Helping Students Live Life Better

Helping Students Live Life Better

A few months back, our team at Teen Lifeline took an assessment that looked at our motivations. Many assessments focus on personality, but I loved this one because it looked past our tendencies and helped us understand what drives us to succeed – and why we get frustrated in our pursuits.

This assessment really pegged me. There were a few key motivations that came to light but one really caught my eye.


As I work, interact, and even play – I’m always looking to improve in some way.

I don’t feel like it’s an obsessive trait, but it is definitely something that motivates – and frustrates if the opportunity to improve is lacking.

I think back to some of my past jobs where I experienced a lot of frustration. Usually it wasn’t the job. It was the lack of opportunity to make things better.

This is why I love my job now. At Teen Lifeline, I am called to not only create, maintain, and evaluate our programs, but I get to call adults into the public schools to help teenagers do the same. Our support groups give students the opportunity to improve their lives through small changes that can make a huge impact.

In our support groups, teenagers from every walk of life, faith, and background are welcomed into a support group to find community and acceptance in a way that is totally new for many of our students. They get to take a few small minutes each week to reflect on where life has taken them to this point, but more importantly – how they can move forward and make things better.

Our students need more adults with empathetic ears who will sit and listen – and not correct. Our groups provide an avenue for this to happen.

So why am I writing about our groups this week? Today is the official kick off of our 2016-17 support groups! We are thrilled to engage our local students across multiple school districts around our area and to provide more and more opportunities for students to live life better.

We are so excited to do this. We are thrilled to help improve the students we serve, the adults who serve them, and ourselves in the process.


Have you considered leading a support group at a public school? You can. Go to this link to find out more!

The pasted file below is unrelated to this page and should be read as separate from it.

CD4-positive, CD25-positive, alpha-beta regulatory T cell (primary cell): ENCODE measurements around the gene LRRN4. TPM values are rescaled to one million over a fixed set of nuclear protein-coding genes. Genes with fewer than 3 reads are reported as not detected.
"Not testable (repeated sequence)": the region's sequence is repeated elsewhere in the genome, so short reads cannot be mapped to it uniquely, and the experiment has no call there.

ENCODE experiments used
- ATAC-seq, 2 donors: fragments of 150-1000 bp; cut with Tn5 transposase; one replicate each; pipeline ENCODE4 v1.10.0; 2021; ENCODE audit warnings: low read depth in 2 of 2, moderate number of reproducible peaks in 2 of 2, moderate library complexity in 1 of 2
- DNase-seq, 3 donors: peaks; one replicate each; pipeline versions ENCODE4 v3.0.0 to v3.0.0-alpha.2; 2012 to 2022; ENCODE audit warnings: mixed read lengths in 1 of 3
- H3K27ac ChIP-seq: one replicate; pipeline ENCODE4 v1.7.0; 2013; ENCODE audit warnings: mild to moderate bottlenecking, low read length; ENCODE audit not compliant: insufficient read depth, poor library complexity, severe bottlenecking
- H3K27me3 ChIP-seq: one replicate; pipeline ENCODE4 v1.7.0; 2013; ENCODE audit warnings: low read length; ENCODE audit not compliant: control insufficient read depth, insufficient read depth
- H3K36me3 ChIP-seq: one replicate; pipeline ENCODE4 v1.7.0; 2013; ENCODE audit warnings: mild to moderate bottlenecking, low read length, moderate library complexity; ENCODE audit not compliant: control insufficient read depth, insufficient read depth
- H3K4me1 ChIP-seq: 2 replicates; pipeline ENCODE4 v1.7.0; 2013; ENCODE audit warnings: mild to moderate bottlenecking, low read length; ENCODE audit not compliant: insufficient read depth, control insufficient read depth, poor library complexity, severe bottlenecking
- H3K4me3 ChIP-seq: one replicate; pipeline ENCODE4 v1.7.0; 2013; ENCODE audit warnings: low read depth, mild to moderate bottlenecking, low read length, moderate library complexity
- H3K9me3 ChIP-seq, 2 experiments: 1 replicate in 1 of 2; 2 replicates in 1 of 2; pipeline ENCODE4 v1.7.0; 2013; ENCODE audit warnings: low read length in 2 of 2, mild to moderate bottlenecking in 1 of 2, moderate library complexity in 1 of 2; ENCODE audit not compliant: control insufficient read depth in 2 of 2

Chris Robey, Teen Lifeline’s Program Director, has worked with teens for over a decade and strives to help students see the best in themselves.
Why We Do What We Do

Why We Do What We Do

I recently listened to the Freakanomics Radio episode Preventing Crime for Pennies on the Dollar” about a program called BAM (Becoming A Man).

They are based in Chicago and are largely successful because they use Cognitive Behavioral Therapy (CBT) groups with teenagers to help them build skills to better handle life. They have been researched and proven to be successful for over nearly a decade.

However, the host of the show, Stephen Dubner, still asked, “What’s the secret ingredient?” I would argue that the “secret ingredient” is the genuineness of the people working with the students. Not the program.

Our support groups are successful when several things come together:

  • The curriculum is clear and easy to use.
  • The training is thorough and repetitive.
  • There is a commitment from the facilitator to stick with the group all the way through.
  • The facilitator likes teenagers. Really, genuinely likes working with teenagers.
  • The teens are invested in the process and accept this as their group.

You are likely to find niches in communities across the United States, maybe even the world, that are working hard to help teens. But the one thing that will make the difference is whether or not the people running the program are in it for the students rather than for another reason.

This is what makes Teen Lifeline different. This is why we do what we do.


Ricky Lewis is our Executive Director and has been with us since the beginning. As a father of 4, he seeks to help parents and their kids Live Life Better.